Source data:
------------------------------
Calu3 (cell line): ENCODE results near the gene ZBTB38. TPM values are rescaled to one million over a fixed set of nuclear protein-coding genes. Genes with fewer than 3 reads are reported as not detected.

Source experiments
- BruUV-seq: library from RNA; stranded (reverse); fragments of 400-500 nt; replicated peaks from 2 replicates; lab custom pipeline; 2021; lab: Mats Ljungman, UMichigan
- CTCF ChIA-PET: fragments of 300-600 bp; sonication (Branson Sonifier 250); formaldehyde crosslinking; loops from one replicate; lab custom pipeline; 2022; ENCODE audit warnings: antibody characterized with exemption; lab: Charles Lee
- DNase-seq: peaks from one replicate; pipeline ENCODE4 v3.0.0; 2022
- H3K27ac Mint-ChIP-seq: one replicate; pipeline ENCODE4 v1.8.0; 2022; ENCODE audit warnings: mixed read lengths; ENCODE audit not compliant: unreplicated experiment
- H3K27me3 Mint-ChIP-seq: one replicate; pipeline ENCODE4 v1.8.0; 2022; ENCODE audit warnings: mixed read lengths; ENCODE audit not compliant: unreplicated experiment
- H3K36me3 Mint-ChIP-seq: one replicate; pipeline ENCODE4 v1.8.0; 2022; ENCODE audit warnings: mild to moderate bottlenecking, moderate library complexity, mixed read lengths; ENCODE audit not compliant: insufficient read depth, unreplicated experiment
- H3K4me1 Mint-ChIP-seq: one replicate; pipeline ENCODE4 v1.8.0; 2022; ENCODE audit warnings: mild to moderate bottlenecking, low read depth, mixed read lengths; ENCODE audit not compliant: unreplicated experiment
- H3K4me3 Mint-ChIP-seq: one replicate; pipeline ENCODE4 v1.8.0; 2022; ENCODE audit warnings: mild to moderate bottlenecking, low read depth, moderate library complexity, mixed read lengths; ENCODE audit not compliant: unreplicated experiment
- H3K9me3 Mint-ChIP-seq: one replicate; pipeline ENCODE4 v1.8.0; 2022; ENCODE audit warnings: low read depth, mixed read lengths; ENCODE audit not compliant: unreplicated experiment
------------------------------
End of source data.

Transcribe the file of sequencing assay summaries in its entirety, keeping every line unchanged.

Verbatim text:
Calu3 (cell line): ENCODE results near the gene ZBTB38. TPM values are rescaled to one million over a fixed set of nuclear protein-coding genes. Genes with fewer than 3 reads are reported as not detected.

Source experiments
- BruUV-seq: library from RNA; stranded (reverse); fragments of 400-500 nt; replicated peaks from 2 replicates; lab custom pipeline; 2021; lab: Mats Ljungman, UMichigan
- CTCF ChIA-PET: fragments of 300-600 bp; sonication (Branson Sonifier 250); formaldehyde crosslinking; loops from one replicate; lab custom pipeline; 2022; ENCODE audit warnings: antibody characterized with exemption; lab: Charles Lee
- DNase-seq: peaks from one replicate; pipeline ENCODE4 v3.0.0; 2022
- H3K27ac Mint-ChIP-seq: one replicate; pipeline ENCODE4 v1.8.0; 2022; ENCODE audit warnings: mixed read lengths; ENCODE audit not compliant: unreplicated experiment
- H3K27me3 Mint-ChIP-seq: one replicate; pipeline ENCODE4 v1.8.0; 2022; ENCODE audit warnings: mixed read lengths; ENCODE audit not compliant: unreplicated experiment
- H3K36me3 Mint-ChIP-seq: one replicate; pipeline ENCODE4 v1.8.0; 2022; ENCODE audit warnings: mild to moderate bottlenecking, moderate library complexity, mixed read lengths; ENCODE audit not compliant: insufficient read depth, unreplicated experiment
- H3K4me1 Mint-ChIP-seq: one replicate; pipeline ENCODE4 v1.8.0; 2022; ENCODE audit warnings: mild to moderate bottlenecking, low read depth, mixed read lengths; ENCODE audit not compliant: unreplicated experiment
- H3K4me3 Mint-ChIP-seq: one replicate; pipeline ENCODE4 v1.8.0; 2022; ENCODE audit warnings: mild to moderate bottlenecking, low read depth, moderate library complexity, mixed read lengths; ENCODE audit not compliant: unreplicated experiment
- H3K9me3 Mint-ChIP-seq: one replicate; pipeline ENCODE4 v1.8.0; 2022; ENCODE audit warnings: low read depth, mixed read lengths; ENCODE audit not compliant: unreplicated experiment